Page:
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From Banking and Finance Law Daily, April 2, 2014

Brown “Know Before You Owe” plan tackles problem of rising school loan debt

By Katalina M. Bianco, J.D.

Senator Sherrod Brown (D-Ohio), concerned with the ever-increasing amount of student loan debt, has announced a plan that he says would protect college students and their families from “confusing” private student loan practices and help them refinance debt. Brown’s announcement comes as college students are set to begin receiving financial aid award letters.

Level of debt. The amount of student loan debt in the United States now exceeds $1.2 trillion, according to Brown. Student loan debt has surpassed credit card and auto loan debt and is second only to mortgage debt. As the cost of tuition rises, the average debt for a student graduating in 2014 is approximately $30,000.

“Education has always provided Americans the opportunity for a middle-class life and financial security,” Brown said. “But an entire American generation is suffocating under the weight of student loan debt, unable to start businesses, purchase homes, and contribute to their families and communities.”

The senator said that to keep the country growing, student loan debt must not deter future generations from pursuing higher education. “That means that prospective and current students should have transparency as they take on student debt. And graduates with private loan debt should have the opportunity to refinance their debt so they can focus more on using their education than paying for it.”

Private vs. federal loans. Eighty-one percent of borrowers with high student debt have private loans. Private loans are more like credit cards than federal student loans and typically have higher interest rates—that can be more than 18 percent—and are more difficult to refinance and offer limited, if any, repayment options based on income. Private loans are ineligible for federal forgiveness, cancellation, or repayment programs, Brown said.

Federal student loans, on the other hand, have fixed interest rates and offer an array of consumer protections and favorable terms, including deferment and forbearance in times of economic hardship, as well as manageable repayment options.

Know Before You Owe. One of the problems with student loans is that the contracts often have fine print that is “often confusing and even misleading,” according to Brown. As a remedy, the senator is putting forth the Know Before You Owe Private Student Loan Act. The bill would require private student loan lenders to make contracts easier to understand, to prevent borrowers from ending up with “unexpected and overwhelming debt.”

Two-thirds of private loan borrowers, including those who took out both private and federal loans, said that they did not understand the major differences between private and federal options, Brown said. Further, a majority of undergraduate students who borrowed using private student loans in 2007-2008 did so without first exhausting their eligibility for safer, cheaper federal loans.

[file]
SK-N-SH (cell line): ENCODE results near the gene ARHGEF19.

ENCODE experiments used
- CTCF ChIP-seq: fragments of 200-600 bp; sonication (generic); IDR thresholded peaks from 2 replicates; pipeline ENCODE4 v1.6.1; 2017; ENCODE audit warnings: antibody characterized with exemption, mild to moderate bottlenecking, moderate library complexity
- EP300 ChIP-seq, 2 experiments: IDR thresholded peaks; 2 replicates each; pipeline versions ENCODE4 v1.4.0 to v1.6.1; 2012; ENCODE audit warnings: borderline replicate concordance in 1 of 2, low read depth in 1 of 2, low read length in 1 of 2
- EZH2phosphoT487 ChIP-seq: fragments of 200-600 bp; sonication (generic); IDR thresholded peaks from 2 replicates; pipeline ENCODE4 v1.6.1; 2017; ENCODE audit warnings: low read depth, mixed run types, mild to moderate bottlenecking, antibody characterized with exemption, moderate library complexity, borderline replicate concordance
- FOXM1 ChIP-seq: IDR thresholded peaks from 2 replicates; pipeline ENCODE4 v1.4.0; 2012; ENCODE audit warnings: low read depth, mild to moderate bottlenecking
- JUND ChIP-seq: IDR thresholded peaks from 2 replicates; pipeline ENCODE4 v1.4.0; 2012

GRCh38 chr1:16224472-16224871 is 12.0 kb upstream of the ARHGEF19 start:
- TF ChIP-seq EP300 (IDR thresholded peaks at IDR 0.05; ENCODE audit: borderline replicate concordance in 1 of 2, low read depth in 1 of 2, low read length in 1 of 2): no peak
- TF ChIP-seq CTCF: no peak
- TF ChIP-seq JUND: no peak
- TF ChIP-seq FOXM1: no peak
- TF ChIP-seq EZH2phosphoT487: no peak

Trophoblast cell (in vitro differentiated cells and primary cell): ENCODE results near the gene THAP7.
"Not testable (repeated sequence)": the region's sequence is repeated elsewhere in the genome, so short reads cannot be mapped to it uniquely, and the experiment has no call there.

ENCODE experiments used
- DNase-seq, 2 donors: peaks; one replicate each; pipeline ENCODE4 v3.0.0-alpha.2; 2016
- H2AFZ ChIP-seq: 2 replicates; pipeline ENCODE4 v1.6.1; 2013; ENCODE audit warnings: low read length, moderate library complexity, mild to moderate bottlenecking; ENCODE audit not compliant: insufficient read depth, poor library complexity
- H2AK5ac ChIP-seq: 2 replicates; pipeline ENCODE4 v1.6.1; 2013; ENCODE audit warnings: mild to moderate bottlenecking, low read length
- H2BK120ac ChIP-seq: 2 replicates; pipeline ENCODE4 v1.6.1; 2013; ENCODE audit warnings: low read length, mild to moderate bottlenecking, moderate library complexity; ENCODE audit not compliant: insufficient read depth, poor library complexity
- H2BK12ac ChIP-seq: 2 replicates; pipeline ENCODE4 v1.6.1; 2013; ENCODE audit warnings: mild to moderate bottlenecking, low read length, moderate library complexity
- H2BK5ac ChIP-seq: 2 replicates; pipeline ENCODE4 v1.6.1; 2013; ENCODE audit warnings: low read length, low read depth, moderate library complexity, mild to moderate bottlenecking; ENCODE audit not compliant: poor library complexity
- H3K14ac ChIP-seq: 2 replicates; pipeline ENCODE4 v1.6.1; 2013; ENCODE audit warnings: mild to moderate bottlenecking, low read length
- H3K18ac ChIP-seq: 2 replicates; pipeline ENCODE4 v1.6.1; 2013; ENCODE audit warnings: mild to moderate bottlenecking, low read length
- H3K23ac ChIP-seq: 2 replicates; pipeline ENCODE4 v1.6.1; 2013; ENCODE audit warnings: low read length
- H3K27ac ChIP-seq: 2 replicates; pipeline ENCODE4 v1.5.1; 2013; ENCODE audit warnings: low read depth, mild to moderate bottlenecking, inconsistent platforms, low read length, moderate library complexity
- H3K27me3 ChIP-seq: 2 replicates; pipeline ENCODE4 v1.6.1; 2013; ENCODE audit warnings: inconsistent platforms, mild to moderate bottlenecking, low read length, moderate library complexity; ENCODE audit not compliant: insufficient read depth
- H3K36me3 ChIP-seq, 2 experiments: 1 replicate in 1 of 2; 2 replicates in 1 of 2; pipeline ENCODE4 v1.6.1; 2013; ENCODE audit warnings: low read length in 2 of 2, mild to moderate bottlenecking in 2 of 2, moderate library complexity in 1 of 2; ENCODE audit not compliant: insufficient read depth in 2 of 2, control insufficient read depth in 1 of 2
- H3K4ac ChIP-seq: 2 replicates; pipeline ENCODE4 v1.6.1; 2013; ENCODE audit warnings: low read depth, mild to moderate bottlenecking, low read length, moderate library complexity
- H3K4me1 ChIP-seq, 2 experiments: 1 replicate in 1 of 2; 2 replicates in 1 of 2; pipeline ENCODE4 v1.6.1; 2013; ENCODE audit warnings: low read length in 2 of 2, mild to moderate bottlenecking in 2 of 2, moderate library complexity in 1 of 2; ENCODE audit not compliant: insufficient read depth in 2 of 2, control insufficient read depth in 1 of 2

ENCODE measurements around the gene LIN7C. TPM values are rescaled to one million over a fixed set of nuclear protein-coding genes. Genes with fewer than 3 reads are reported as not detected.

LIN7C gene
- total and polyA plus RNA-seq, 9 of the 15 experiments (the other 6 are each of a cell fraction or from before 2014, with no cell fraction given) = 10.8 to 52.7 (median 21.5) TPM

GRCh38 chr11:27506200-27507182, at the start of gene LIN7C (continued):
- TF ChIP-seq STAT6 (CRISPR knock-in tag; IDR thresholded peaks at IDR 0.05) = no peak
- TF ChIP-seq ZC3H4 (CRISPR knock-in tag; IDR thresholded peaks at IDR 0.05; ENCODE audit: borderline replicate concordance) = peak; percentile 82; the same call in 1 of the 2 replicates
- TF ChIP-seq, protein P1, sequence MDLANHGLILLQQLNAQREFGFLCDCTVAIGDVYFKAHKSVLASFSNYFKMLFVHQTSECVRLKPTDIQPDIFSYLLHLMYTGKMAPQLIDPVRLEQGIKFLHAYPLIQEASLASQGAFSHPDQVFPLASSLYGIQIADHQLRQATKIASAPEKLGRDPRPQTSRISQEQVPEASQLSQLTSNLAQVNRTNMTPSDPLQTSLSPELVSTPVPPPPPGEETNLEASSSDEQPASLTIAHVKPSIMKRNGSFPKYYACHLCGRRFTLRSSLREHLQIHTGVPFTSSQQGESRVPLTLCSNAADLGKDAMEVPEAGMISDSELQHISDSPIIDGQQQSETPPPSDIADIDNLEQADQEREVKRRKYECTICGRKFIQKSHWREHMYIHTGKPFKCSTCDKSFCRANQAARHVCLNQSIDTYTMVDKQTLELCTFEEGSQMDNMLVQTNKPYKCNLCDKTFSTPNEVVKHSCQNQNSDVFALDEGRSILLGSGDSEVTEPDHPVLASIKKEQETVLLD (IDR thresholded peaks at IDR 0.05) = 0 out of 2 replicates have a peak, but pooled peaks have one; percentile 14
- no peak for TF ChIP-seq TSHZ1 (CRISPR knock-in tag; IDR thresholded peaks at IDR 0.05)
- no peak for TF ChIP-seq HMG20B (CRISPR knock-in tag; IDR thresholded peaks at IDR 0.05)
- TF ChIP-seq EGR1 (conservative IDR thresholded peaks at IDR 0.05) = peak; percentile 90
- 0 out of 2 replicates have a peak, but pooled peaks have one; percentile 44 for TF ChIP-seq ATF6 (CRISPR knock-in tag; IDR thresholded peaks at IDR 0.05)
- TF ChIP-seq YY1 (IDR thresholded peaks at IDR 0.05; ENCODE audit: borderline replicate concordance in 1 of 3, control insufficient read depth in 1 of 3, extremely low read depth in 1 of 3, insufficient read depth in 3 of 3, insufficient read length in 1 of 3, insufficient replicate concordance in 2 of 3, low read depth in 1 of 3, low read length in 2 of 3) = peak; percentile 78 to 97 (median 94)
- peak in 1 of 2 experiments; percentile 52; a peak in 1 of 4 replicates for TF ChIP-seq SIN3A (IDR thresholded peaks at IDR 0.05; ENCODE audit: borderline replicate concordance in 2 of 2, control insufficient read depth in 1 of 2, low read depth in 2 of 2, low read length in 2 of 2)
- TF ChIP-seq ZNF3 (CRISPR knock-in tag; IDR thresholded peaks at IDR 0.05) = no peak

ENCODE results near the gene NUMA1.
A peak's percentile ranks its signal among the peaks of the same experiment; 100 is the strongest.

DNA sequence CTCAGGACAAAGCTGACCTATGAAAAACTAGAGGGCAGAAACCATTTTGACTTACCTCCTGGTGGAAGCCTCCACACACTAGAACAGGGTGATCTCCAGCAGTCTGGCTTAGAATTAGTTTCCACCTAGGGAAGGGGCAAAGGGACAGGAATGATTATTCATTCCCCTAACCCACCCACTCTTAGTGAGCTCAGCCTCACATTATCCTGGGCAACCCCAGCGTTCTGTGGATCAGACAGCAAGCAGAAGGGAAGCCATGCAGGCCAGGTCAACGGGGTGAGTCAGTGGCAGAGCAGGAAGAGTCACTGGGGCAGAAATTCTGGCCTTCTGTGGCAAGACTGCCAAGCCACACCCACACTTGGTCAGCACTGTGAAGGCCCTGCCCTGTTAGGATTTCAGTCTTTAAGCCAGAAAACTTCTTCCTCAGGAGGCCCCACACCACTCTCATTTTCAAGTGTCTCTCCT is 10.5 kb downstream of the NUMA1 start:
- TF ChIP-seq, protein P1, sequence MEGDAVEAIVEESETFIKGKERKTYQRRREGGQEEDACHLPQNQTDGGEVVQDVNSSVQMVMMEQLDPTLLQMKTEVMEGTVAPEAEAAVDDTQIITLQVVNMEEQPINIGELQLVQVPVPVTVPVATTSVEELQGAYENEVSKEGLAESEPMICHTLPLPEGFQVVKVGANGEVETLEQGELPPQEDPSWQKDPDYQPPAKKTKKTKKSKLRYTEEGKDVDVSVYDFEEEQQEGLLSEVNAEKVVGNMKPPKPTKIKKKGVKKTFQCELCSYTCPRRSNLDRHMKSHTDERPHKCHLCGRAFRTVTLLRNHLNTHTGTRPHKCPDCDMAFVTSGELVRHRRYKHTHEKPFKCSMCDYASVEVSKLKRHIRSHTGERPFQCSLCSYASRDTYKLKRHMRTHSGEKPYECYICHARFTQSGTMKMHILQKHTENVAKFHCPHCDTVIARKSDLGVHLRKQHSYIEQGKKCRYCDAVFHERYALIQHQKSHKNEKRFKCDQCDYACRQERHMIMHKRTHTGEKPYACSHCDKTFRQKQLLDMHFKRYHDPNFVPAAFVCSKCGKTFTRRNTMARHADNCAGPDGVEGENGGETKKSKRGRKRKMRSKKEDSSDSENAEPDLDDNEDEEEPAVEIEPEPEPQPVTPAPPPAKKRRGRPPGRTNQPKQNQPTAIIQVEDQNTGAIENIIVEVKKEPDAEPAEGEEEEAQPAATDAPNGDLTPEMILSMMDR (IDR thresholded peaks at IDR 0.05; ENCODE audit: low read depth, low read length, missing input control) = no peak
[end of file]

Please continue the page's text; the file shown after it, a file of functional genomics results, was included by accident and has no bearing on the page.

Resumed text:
Specifically, the Brown bill would amend both the Higher Education Act and the Truth in Lending Act to strengthen requirements surrounding private student loans. The measure would provide students with more information about how to maximize federal loans before looking to private loans from schools and also would offer more transparency for students looking at private loans after they’ve maximized federal loan options and scholarships from private lenders. The proposed legislation would require private student loan lenders to:

  • clearly state the difference between what a student’s cost will be at her school compared to her estimated financial assistance;

  • provide students with updated information regarding their private loans at least once every three months; and

  • submit an annual private student loan report to the Consumer Financial Protection Bureau to ensure progress in making higher education more affordable.

REFI for the Future Act. The senator also urged passage of his Refinancing Education Funding to Invest (REFI) for the Future Act. The intention of the bill is to provide students with more affordable refinancing options at no cost to taxpayers. The measure would authorize the Treasury Department to find creative solutions to eliminate inefficiencies in the private student loan market and accommodate reasonable refinancing opportunities for private student loan borrowers. It also would:

  • encourage greater competition, innovation, and participation of private capital in the private student loan refinancing market;

  • require regular reporting and oversight;

  • expire no later than five years after enactment; and

  • create opportunities for private student loan borrowers to take advantage of the current low interest rates.

Brown efforts. Brown noted that in 2013 he voted for an amendment that would cap student interest rates at their current rate. He voted against a proposal that he said would hurt low and middle-income students in the long term by allowing future interest rates in excess of 10 percent.

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